It’s no secret that the Syracuse Orange are on a roll, especially on defense. They have held their opponents to a paltry 158 points throughout their first four games in the NCAA Tournament, an all-time low since the tournament expanded to 64 teams in 1985. They shut down the Indiana Hoosiers last week, holding the one of the most efficient offensive teams in the country to a mere 50 points, and followed that up by holding Big East rival Marquette to 39 – the fewest points a team has scored in a regional final in the shot clock era.
I remind you of these statistics so I can tell you this: Michigan may be the toughest matchup SU faces all season. The 30-7 Wolverines score a shade over 75 points per game, shooting at a very efficient 48.4% from the floor. That’s impressive considering a good third of their points come from outside of the paint. They can score in a variety of ways, but like to show off their athleticism and get out on the break whenever possible. That’s advantageous against Syracuse’s famous zone defense. Michigan is not a great rebounding team, averaging only 35 a game, but they do protect the ball well and were 15th in the nation in turnovers committed per game.
The Orange and Wolverines present such a fantastic matchup that I thought it would be interesting to break them down by position, and see how the players stack up head-to-head. Here’s what I found:
Michigan’s Trey Burke is the Wooden Award winner (basketball's version of the Heisman Trophy), the AP national player of the year and a first team All-American, and has been one of the breakout stars of this year’s tournament. At 6’0” he is not much taller than the Hobbits Indiana rolled out in its backcourt last week, but he is much more athletic and creative with the ball and has shooting range out to 25 feet. He is averaging 18.8 points and 6.8 assists per game this season, the assist total good for 11th nationally. He is also responsible for one of the more exciting shots in this year’s tournament when he hit about a 30 foot three-pointer vs. Kansas to send the game into overtime and eventually steal the win for UM.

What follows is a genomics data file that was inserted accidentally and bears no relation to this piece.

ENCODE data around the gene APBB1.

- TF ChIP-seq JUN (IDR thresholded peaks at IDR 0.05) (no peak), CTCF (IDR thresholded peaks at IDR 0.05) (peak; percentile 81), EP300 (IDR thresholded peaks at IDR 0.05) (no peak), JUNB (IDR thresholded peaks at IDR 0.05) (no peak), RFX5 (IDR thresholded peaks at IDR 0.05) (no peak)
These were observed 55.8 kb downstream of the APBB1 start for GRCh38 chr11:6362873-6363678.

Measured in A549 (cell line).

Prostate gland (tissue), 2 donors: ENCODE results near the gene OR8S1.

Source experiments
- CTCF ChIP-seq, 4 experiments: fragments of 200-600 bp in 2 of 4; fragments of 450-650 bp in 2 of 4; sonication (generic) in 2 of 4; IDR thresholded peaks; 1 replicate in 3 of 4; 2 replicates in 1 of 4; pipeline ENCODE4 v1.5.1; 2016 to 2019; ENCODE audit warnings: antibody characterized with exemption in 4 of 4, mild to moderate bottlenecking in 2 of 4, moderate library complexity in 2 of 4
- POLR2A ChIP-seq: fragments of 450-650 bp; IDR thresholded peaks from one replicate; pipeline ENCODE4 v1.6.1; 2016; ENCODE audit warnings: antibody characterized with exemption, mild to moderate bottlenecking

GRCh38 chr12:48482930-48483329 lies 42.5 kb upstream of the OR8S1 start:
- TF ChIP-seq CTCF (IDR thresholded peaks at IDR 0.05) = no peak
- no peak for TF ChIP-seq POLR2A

Due to SU’s zone defense the Wolverines and Orange don’t match up one-on-one at both ends of the floor, but Burke’s counterpart on SU is of course budding star PG Michael Carter-Williams. This is a battle of two of the best passing guards in the nation, with MCW’s 7.7 APG besting Burke’s 6.8. MCW has also come into his own as a scorer late in the year, bringing his average to 12.1 PPG, and adds a five rebounds per game edge that the smaller Burke can’t match. This duel will be the focal point of the game, and the PG who can score efficiently while creating opportunities for his teammates will likely come out on top.
The son of the former Heat and Warriors guard, Tim Hardaway Jr. is actually taller than Brandon Triche at 6’6” and one of the most athletic players in the game. He is a typical slasher/scorer who gets his points in transition or driving to the rim, but also shot a respectable 38.7% from downtown on five attempts per game. He is also a good rebounding guard, actually outrebounding Triche on a per-game basis 4.6 to 3.4.
We know what Triche is all about. A slashing guard who has shown the ability to excel in traffic, I feel Triche’s biggest weakness is his lack of drive to take over games with his all-around abilities. He’s second on the team in scoring (13.7), but his three-point shooting has been a disappointing 29% this season and he should only take them when he is red hot, like in his career-high game at Seton Hall. However, his defense has been rock-solid all year, and he dishes out 3.5 assists per game, so he makes up for his lack of long-range shooting in other ways.